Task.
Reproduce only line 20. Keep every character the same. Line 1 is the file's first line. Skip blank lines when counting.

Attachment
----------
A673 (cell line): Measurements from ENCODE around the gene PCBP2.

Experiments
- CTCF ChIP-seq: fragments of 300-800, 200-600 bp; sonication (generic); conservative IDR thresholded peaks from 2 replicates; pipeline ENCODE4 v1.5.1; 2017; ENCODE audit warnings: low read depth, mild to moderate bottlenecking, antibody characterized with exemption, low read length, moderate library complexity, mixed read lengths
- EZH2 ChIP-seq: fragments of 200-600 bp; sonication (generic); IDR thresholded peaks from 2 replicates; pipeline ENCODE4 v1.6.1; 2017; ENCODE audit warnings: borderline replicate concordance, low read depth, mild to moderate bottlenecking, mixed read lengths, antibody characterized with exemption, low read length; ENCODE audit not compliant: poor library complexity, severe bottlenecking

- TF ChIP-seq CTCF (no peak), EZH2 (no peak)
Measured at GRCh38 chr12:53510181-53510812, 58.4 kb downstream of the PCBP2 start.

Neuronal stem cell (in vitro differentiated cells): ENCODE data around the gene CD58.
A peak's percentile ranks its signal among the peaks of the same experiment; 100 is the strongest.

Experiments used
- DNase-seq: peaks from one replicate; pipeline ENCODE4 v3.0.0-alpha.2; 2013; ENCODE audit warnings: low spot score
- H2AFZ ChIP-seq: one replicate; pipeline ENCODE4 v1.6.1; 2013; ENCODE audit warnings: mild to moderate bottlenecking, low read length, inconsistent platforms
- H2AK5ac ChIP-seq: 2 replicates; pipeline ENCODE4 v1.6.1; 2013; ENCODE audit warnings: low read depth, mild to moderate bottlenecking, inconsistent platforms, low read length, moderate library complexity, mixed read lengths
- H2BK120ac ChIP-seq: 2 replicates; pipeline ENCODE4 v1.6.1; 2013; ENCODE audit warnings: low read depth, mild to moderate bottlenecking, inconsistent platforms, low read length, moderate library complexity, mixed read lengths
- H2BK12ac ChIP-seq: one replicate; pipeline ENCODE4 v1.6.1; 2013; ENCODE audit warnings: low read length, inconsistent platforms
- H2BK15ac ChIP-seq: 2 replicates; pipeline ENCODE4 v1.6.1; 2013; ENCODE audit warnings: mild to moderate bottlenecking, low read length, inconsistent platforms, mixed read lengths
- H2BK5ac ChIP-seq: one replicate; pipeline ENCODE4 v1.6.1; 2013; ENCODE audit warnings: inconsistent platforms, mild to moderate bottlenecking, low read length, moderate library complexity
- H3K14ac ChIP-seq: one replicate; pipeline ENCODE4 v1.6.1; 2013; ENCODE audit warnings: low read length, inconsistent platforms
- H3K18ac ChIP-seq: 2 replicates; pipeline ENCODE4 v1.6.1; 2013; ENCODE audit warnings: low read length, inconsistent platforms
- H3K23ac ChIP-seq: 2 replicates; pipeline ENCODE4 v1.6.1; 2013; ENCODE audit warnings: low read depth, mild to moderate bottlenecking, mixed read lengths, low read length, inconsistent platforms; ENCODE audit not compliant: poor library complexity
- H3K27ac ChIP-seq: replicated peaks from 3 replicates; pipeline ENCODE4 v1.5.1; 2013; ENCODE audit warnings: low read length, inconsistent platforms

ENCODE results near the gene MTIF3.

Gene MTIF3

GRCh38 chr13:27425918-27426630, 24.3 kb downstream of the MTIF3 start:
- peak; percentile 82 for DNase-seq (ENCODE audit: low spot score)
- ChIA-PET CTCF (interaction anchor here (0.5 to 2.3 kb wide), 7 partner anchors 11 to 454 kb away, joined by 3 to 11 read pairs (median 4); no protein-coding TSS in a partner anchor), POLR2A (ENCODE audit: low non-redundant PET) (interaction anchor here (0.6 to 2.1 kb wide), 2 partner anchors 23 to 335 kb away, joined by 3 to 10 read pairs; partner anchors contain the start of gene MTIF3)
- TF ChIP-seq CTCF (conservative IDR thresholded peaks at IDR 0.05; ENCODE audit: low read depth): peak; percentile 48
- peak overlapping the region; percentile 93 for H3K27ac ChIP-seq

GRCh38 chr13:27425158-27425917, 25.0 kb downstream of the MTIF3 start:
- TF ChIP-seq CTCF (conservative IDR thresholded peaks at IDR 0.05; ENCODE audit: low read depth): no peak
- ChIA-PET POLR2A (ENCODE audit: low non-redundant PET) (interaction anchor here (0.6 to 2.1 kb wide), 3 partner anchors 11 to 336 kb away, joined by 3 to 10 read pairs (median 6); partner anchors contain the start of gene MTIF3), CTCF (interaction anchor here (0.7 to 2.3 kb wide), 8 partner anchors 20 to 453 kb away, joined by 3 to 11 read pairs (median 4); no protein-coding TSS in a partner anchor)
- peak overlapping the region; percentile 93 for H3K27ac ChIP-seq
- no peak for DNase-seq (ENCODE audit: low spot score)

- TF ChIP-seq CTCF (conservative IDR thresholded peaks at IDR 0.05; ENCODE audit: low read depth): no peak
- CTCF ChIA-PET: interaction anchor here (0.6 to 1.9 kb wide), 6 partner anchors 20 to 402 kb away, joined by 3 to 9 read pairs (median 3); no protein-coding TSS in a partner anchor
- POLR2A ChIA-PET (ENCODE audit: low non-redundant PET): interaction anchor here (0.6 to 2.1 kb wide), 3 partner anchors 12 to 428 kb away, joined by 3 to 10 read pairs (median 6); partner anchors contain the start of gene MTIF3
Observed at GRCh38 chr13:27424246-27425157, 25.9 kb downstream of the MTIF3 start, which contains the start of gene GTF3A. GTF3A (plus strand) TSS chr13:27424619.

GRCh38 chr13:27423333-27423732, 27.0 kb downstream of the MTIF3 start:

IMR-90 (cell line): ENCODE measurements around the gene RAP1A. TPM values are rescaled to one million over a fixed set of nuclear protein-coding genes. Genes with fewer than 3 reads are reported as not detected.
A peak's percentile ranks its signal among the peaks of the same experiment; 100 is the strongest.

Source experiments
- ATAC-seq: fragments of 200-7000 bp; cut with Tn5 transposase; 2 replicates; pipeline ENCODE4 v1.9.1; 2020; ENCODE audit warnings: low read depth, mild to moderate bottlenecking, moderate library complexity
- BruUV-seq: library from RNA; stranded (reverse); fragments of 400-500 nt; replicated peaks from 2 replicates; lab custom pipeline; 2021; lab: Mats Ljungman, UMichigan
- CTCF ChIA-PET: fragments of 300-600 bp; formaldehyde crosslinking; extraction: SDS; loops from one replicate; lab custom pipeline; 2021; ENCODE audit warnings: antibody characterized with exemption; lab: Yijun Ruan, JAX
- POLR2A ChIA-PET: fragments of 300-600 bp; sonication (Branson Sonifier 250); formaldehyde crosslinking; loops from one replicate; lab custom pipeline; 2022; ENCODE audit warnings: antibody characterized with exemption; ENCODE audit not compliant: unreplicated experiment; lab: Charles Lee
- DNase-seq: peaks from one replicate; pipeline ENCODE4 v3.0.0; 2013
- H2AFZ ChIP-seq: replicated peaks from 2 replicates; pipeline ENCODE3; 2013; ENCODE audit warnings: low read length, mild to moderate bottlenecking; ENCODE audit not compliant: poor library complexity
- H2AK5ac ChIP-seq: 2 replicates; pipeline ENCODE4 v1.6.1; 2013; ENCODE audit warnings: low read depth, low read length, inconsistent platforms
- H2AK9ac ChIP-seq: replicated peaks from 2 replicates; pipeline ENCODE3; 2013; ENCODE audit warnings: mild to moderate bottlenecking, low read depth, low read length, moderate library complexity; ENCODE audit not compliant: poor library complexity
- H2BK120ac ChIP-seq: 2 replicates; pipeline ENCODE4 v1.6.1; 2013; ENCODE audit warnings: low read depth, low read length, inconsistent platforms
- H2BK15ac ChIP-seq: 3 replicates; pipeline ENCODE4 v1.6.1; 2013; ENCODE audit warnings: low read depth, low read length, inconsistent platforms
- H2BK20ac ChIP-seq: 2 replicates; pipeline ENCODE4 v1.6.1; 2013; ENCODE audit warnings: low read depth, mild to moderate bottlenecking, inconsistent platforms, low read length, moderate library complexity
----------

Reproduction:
- H3K27ac ChIP-seq: replicated peaks from 3 replicates; pipeline ENCODE4 v1.5.1; 2013; ENCODE audit warnings: low read length, inconsistent platforms